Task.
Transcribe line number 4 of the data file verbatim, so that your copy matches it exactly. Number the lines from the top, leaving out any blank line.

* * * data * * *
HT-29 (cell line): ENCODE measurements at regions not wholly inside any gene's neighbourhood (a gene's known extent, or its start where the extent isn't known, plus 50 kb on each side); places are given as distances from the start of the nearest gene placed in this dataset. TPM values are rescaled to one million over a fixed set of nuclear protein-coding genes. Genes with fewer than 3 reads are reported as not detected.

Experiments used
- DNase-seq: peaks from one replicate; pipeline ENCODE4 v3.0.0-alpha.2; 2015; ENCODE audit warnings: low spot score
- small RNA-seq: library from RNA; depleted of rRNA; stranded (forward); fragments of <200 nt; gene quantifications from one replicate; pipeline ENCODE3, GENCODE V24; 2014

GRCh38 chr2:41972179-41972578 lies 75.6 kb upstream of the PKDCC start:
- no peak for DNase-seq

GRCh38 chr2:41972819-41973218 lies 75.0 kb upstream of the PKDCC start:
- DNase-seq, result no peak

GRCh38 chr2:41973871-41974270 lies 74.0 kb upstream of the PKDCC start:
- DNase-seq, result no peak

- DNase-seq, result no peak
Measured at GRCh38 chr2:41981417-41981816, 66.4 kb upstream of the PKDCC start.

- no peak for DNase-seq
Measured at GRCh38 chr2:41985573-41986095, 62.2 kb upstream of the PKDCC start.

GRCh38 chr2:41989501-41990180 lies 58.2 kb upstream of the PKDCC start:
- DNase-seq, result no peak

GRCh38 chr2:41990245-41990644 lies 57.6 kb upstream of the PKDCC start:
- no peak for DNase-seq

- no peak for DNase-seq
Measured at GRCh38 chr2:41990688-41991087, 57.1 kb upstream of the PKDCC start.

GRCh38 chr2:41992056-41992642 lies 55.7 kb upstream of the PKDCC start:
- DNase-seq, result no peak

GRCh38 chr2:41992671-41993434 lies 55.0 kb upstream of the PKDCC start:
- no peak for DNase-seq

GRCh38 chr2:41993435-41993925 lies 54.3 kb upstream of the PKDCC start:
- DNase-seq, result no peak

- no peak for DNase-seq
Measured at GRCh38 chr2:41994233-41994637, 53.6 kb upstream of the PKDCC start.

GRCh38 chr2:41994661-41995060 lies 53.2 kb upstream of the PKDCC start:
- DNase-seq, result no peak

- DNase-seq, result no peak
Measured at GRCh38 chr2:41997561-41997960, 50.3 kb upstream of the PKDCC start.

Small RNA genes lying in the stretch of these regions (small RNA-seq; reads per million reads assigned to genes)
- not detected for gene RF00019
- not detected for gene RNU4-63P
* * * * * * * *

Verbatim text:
- small RNA-seq: library from RNA; depleted of rRNA; stranded (forward); fragments of <200 nt; gene quantifications from one replicate; pipeline ENCODE3, GENCODE V24; 2014